Law of Demeter (Paper boy example)

David Bock has written a paper (David Bock Explains Law of Demeter) about the Law of Demeter using a paper boy example.

The first point is that the customer ususally does not give the wallet to the paper boy to pay for the paper bill. Instead, the customer takes out the money from the wallet and hands it to the paper boy.

Instead of using (in class PaperBoy)

// customer.wallet.totalMoney;
we use a method:

The example is implemented in Java code using the DJ library with additional features added and some errors in the paper corrected.

An additional feature is that the customer might not have enough money in the wallet but the missing dollar bills might be in the kitchen cabinet or in the bedroom under the mattress. The program uses a traversal to find the money in the apartment. Following the Law of Demeter means not letting the paper boy into the bedroom or kitchen.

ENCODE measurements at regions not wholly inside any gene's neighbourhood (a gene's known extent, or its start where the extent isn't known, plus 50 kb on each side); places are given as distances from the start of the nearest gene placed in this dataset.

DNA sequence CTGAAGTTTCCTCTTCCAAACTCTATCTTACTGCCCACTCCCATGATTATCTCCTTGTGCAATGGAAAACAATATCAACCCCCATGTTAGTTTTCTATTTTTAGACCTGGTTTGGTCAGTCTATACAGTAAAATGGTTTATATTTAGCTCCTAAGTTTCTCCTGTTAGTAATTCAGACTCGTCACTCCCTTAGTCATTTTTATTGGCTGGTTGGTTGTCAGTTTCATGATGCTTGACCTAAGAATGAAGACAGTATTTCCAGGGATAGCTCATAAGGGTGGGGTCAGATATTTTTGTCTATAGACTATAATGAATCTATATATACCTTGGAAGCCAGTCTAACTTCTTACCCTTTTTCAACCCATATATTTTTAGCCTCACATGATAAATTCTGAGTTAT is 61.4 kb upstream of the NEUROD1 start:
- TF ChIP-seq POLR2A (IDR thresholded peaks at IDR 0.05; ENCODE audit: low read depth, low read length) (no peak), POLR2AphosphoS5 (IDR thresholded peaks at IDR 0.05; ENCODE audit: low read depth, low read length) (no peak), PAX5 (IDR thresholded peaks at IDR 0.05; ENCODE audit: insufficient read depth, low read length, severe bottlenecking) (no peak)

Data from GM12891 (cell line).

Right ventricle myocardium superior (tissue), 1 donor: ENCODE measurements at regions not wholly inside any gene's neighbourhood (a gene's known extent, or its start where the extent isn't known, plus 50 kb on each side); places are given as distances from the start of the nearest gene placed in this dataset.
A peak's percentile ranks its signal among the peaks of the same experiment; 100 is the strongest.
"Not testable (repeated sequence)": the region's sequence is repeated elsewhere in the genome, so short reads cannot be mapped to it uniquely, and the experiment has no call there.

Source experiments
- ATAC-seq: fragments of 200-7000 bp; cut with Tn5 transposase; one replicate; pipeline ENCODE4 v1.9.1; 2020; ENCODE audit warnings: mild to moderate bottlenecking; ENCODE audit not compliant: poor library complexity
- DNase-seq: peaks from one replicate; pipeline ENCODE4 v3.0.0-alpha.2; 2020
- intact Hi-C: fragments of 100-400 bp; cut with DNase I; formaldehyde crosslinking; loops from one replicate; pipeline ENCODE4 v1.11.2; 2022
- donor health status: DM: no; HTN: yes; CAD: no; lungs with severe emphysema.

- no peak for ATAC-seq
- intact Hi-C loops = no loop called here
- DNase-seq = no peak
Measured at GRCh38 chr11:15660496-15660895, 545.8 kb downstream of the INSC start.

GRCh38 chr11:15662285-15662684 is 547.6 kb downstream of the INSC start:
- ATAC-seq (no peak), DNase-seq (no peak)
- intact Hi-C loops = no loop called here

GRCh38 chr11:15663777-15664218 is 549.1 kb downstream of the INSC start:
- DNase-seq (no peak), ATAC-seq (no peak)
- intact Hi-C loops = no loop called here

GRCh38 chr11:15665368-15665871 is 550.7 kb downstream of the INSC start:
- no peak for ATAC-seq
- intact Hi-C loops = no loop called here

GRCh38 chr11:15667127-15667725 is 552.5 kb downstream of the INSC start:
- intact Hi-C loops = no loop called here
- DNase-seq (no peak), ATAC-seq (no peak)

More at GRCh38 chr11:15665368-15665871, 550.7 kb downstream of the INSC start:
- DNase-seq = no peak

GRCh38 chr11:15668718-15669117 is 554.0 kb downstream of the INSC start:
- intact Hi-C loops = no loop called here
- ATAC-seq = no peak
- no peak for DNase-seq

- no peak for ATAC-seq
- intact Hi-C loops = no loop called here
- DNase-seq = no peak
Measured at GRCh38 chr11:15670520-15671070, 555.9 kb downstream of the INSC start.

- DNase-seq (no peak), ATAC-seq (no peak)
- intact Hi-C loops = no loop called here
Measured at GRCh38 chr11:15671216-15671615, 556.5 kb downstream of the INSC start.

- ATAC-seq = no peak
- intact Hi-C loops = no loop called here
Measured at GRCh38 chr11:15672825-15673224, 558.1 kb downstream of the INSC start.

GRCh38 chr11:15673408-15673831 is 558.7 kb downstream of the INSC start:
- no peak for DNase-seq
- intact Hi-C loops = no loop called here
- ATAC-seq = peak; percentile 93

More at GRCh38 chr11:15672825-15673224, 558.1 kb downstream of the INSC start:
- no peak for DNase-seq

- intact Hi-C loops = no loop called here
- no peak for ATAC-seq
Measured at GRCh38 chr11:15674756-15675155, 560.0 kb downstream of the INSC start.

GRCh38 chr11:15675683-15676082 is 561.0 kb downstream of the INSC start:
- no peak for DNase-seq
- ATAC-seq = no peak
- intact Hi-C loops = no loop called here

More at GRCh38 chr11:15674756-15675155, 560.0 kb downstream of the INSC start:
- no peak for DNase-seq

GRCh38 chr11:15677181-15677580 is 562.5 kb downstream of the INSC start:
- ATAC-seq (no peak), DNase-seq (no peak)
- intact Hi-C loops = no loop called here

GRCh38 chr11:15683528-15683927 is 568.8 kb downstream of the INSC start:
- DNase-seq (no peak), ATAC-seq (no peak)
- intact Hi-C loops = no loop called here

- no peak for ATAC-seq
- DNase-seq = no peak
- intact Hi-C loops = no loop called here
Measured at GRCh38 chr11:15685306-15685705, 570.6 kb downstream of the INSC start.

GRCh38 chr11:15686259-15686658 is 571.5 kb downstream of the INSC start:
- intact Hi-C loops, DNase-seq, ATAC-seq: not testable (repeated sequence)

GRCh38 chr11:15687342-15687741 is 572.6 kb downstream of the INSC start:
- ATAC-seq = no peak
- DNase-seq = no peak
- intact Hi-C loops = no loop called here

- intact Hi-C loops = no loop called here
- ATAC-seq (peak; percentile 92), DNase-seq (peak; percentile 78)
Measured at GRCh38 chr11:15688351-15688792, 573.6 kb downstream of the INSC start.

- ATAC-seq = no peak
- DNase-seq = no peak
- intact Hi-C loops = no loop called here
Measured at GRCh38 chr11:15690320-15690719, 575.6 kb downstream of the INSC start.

Instead of using (in class PaperBoy)

// customer.wallet.totalMoney;
// customer.apartment.bedroom.mattress.totalMoney;
we use a complex request:
The complex request is implemented using the traversal:
from Customer to TotalMoney

The example makes good use of the asList and gather methods of DJ. The complex request getPayment(..) uses traversal.asList(this) to collect the TotalMoney-objects that are subsequently updated by taking the payment out. traversal.gather(this) is used to check the money available before and after the transaction.

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Professor Karl Lieberherr
College of Computer and Information Science Science, Northeastern University
Boston, MA 02115
lieber at